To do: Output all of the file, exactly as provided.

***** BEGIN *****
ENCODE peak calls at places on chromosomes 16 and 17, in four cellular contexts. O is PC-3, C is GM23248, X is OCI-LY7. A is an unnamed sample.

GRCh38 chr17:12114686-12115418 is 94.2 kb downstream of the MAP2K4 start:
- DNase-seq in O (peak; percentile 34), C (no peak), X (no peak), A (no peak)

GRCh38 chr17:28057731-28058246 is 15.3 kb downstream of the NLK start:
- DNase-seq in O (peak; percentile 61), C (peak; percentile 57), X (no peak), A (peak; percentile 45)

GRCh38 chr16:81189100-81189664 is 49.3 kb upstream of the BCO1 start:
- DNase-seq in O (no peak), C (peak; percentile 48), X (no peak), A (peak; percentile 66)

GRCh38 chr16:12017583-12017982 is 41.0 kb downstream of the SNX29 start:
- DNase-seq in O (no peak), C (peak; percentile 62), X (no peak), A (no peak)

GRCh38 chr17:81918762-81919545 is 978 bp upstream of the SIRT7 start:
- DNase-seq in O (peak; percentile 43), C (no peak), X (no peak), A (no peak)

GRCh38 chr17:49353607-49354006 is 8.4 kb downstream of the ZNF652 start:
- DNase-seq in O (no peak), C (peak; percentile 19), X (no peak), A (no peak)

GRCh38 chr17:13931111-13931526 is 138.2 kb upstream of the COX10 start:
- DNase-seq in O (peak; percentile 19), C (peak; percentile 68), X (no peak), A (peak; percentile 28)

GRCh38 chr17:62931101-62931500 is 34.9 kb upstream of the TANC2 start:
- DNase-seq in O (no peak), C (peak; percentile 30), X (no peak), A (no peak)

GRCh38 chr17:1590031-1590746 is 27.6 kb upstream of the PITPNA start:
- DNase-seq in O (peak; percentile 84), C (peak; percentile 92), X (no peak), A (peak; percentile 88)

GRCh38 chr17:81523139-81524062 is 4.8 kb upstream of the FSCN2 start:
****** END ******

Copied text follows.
ENCODE peak calls at places on chromosomes 16 and 17, in four cellular contexts. O is PC-3, C is GM23248, X is OCI-LY7. A is an unnamed sample.

GRCh38 chr17:12114686-12115418 is 94.2 kb downstream of the MAP2K4 start:
- DNase-seq in O (peak; percentile 34), C (no peak), X (no peak), A (no peak)

GRCh38 chr17:28057731-28058246 is 15.3 kb downstream of the NLK start:
- DNase-seq in O (peak; percentile 61), C (peak; percentile 57), X (no peak), A (peak; percentile 45)

GRCh38 chr16:81189100-81189664 is 49.3 kb upstream of the BCO1 start:
- DNase-seq in O (no peak), C (peak; percentile 48), X (no peak), A (peak; percentile 66)

GRCh38 chr16:12017583-12017982 is 41.0 kb downstream of the SNX29 start:
- DNase-seq in O (no peak), C (peak; percentile 62), X (no peak), A (no peak)

GRCh38 chr17:81918762-81919545 is 978 bp upstream of the SIRT7 start:
- DNase-seq in O (peak; percentile 43), C (no peak), X (no peak), A (no peak)

GRCh38 chr17:49353607-49354006 is 8.4 kb downstream of the ZNF652 start:
- DNase-seq in O (no peak), C (peak; percentile 19), X (no peak), A (no peak)

GRCh38 chr17:13931111-13931526 is 138.2 kb upstream of the COX10 start:
- DNase-seq in O (peak; percentile 19), C (peak; percentile 68), X (no peak), A (peak; percentile 28)

GRCh38 chr17:62931101-62931500 is 34.9 kb upstream of the TANC2 start:
- DNase-seq in O (no peak), C (peak; percentile 30), X (no peak), A (no peak)

GRCh38 chr17:1590031-1590746 is 27.6 kb upstream of the PITPNA start:
- DNase-seq in O (peak; percentile 84), C (peak; percentile 92), X (no peak), A (peak; percentile 88)

GRCh38 chr17:81523139-81524062 is 4.8 kb upstream of the FSCN2 start: